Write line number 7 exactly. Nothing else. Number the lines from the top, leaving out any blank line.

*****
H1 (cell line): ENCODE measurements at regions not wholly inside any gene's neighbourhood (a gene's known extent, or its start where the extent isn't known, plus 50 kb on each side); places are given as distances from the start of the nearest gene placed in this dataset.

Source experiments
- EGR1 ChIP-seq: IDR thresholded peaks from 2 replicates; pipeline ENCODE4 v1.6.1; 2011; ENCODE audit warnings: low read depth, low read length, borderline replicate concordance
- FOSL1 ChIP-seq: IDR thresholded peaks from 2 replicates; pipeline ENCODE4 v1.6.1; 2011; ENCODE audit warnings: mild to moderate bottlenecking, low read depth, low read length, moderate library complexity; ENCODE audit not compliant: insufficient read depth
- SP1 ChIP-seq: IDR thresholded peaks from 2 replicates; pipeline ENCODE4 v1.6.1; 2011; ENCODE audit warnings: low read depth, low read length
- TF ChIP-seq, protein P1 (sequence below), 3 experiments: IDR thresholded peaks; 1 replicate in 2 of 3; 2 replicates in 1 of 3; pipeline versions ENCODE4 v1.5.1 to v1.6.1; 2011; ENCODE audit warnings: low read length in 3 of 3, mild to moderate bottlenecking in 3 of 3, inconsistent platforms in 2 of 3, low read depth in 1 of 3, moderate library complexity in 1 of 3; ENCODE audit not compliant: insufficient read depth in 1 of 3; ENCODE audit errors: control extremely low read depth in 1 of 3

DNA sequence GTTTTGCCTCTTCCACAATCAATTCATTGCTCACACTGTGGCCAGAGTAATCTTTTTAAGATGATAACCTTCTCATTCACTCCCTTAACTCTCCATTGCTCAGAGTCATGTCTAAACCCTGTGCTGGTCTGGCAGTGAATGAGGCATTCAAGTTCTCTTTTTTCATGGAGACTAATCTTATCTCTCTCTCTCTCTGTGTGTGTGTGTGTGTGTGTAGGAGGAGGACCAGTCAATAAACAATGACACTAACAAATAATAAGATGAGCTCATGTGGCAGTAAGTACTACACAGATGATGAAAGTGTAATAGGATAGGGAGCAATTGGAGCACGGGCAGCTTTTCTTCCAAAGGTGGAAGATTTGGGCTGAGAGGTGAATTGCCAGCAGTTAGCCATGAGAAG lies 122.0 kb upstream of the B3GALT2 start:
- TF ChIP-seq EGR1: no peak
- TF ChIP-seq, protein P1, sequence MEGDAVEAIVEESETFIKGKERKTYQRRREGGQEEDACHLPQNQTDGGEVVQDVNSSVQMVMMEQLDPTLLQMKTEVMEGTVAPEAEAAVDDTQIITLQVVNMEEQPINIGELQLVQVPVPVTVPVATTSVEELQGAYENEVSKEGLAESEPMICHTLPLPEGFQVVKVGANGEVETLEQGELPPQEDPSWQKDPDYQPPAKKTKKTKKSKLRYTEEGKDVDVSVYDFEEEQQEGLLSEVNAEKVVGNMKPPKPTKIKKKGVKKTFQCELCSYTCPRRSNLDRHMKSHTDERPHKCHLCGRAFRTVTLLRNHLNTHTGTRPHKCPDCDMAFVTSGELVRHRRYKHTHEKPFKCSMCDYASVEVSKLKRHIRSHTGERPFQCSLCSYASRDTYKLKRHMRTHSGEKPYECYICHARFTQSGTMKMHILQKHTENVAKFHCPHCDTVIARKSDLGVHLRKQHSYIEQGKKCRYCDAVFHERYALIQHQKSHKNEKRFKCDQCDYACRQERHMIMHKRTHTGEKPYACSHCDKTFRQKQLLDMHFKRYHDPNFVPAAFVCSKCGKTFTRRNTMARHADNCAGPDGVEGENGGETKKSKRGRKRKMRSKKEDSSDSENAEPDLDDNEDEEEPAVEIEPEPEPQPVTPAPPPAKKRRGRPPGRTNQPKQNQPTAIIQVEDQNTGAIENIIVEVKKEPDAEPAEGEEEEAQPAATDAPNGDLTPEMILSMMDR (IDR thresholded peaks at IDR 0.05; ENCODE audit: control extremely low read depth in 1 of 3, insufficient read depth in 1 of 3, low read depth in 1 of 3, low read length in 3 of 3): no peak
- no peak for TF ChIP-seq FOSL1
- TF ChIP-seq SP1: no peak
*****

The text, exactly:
DNA sequence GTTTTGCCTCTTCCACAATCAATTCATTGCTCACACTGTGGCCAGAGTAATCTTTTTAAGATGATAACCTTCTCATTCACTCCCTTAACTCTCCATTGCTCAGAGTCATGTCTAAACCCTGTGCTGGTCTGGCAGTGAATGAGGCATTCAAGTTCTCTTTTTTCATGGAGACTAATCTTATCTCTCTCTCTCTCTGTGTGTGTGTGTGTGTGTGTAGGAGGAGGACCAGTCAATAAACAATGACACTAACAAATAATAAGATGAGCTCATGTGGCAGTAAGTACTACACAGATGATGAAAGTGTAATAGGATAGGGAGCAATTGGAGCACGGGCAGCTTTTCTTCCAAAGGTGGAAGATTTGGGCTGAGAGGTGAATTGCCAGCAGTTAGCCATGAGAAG lies 122.0 kb upstream of the B3GALT2 start: